A bit of housekeeping – what is GDPR?
The General Data Protection Regulation, or ‘GDPR’ came into effect in May 2018. Created by the EU, this law protects personal data and controls how it is gathered, handled, and shared.
Personal data includes things like names, addresses, and phone numbers. Or, any information from which you could identify another person.
There has since been a huge emphasis within all industries to be GDPR compliant. Password protecting personal data and regulating how it is used has become standard practice.
The introduction of hefty fines (up to 4% of your annual turnover plus all costs associated with defending claims) for breaches or misconduct has pushed everyone to clean up their personal data archives.
GDPR & CCTV cameras
You may or may not be aware that CCTV images and video footage is considered personal data and is directly addressed within the act. The footage could be of a person’s face, a license plate, or include GPS data. So, companies who use vehicle cameras need to ensure the footage they collect is compliant.
With this in mind, it is important to note that GDPR cares about what the cameras capture, not the cameras themselves. So, to keep compliant it is imperative to have a secure and good quality system behind your cameras.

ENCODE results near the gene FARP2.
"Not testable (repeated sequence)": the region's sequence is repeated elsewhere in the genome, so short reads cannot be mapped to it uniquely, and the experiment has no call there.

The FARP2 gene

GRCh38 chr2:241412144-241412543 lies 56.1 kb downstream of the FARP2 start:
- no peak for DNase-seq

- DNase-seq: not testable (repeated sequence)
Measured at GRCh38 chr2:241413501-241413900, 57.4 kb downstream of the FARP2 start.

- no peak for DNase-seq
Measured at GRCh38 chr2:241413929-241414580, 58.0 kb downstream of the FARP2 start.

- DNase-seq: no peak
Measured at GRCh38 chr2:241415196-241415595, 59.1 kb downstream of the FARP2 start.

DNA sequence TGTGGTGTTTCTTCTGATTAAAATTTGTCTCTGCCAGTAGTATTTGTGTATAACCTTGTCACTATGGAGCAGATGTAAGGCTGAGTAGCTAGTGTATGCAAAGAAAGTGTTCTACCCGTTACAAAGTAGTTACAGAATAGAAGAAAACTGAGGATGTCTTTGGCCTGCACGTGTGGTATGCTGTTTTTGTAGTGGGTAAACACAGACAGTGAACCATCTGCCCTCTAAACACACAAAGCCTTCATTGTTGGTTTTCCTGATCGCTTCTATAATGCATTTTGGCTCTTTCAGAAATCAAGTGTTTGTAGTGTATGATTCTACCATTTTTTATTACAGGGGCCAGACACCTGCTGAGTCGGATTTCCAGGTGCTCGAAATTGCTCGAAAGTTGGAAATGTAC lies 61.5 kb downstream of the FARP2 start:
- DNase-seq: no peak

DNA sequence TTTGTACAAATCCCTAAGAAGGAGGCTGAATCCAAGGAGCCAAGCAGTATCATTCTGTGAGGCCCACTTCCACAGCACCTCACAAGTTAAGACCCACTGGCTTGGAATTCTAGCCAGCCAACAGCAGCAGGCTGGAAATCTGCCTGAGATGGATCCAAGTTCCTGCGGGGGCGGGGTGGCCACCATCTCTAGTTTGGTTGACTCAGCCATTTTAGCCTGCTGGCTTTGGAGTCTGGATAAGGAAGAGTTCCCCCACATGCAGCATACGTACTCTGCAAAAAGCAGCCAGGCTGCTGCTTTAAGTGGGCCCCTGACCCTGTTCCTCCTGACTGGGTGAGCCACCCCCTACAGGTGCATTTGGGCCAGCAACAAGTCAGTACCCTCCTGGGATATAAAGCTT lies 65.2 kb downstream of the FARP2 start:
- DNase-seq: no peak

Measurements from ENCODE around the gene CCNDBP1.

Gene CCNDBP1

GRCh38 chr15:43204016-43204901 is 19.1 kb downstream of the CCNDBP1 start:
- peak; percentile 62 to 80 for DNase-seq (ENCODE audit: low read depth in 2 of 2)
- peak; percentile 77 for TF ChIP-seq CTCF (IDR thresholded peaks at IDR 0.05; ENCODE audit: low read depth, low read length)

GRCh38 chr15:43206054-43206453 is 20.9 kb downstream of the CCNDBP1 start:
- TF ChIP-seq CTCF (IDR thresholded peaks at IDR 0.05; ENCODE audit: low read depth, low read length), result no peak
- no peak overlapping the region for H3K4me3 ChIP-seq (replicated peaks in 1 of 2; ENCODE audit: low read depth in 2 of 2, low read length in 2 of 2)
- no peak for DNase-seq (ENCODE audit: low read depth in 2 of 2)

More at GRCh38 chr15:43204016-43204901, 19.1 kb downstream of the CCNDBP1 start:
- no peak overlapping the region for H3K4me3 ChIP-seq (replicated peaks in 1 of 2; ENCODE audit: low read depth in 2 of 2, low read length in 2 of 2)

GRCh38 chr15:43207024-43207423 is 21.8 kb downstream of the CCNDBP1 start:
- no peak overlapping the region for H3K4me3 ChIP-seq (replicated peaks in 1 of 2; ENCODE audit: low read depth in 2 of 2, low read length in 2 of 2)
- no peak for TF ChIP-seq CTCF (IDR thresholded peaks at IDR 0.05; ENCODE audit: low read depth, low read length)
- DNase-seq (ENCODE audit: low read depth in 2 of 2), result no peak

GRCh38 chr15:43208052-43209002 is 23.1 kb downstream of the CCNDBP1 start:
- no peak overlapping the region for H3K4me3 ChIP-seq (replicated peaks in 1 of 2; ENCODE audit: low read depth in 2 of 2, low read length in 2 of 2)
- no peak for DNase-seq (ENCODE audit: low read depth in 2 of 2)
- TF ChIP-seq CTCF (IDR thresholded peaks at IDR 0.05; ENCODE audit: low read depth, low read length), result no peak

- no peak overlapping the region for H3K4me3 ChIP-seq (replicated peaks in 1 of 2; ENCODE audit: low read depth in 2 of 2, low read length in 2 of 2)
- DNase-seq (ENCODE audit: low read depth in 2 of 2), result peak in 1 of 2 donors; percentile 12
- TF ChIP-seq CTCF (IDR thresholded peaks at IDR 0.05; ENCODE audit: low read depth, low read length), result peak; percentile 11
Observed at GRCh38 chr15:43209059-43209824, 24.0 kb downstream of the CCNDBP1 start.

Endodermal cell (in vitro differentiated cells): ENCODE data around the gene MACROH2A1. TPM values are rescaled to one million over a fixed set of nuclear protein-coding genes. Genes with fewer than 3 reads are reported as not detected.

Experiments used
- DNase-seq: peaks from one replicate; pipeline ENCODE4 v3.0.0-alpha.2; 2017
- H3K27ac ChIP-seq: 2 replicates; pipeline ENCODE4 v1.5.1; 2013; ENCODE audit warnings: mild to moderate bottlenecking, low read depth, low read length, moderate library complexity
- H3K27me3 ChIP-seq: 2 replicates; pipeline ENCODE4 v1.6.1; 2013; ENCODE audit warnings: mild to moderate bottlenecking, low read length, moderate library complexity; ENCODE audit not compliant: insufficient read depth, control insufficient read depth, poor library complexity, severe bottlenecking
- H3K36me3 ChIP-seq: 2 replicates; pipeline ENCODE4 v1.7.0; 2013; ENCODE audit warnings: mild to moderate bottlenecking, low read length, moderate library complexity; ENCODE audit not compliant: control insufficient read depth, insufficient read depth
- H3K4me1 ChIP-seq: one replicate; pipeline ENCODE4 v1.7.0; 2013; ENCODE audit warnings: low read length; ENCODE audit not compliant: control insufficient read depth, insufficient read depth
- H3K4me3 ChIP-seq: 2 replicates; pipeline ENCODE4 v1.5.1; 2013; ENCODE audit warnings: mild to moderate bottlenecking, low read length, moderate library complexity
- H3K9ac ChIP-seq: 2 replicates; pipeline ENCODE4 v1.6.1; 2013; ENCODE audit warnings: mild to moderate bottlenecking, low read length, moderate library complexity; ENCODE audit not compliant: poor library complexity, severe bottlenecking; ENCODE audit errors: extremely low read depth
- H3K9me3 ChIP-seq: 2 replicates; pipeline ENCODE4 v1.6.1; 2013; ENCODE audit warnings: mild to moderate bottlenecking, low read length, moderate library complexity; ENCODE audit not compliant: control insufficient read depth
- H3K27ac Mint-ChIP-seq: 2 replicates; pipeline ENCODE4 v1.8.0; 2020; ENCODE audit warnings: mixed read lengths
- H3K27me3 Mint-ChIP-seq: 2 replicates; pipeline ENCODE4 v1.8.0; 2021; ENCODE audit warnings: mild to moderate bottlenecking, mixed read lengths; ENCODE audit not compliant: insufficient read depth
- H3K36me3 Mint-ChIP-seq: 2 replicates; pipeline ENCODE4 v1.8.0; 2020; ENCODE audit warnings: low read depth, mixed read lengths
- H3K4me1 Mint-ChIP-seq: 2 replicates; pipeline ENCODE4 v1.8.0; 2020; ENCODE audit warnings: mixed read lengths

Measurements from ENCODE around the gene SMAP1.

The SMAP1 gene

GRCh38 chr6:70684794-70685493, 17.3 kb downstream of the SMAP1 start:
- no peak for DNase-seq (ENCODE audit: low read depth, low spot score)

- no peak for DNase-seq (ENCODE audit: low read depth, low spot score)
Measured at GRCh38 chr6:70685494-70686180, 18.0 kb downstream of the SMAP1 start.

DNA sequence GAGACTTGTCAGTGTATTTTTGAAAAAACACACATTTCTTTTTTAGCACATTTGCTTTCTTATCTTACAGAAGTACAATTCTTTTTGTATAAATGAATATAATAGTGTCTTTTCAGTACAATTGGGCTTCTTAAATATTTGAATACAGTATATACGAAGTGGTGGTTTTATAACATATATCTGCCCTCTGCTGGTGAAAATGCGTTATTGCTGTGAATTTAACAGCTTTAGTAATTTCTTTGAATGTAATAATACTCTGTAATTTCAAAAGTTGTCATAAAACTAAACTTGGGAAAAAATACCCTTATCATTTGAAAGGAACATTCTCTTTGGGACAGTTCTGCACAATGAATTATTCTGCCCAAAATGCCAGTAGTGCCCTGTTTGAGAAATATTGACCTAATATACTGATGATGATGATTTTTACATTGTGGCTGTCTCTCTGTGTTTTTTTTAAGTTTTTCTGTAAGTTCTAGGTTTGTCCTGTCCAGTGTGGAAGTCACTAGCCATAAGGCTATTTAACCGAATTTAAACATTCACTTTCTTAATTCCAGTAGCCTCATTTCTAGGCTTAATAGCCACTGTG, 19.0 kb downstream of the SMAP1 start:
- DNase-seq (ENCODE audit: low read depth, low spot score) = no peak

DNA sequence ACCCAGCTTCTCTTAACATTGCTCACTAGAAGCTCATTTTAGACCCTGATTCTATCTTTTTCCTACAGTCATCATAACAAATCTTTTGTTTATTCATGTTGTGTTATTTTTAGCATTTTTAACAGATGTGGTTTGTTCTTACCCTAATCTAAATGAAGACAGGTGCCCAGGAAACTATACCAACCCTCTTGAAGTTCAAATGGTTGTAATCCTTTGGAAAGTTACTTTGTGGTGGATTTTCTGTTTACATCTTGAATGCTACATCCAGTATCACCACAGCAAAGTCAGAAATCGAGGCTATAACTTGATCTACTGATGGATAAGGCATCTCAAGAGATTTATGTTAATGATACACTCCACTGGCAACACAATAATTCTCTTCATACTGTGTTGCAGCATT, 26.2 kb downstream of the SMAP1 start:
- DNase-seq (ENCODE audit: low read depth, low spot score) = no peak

Keep your fleet GDPR complaint
CCTV footage should only be gathered if necessary for the operation of your business. It’s not enough to simply say that you’re collecting personal data; you also need to explain why you’re using it. Your reason should fall under these 6 lawful bases.
Additionally, you should follow these 7 steps:
- Inform the Information Commissioners Office (ICO) if you are using CCTV, and why.
- Specify a time-frame for storing footage (usually 1-2 weeks) before you start recording, and make sure there’s a process in place to delete the data.
- Inform both employees and people they could be picked up on your cameras. So, getting some bright signage on your vehicles to highlight to the public that CCTV is filming is paramount.
- Put a process in place for employees, should they wish to have access to footage of themselves. If you get a footage request, you have 1 month to share it with them.
- Make sure any footage that you gather respects people’s right to privacy and is stored in a secure place. Physical tapes should be stored in a locked cupboard and digital files should be saved in a folder that’s subject to access controls.
- Get in touch with the ICO within 72 hours of any GDPR breach.
- If you’re unsure, hiring a third-party CCTV operator will ensure you never fall on the wrong side of GDPR!
Just like a password-protected document with customer information, it is important to have a software system that keeps the footage your cameras capture secure.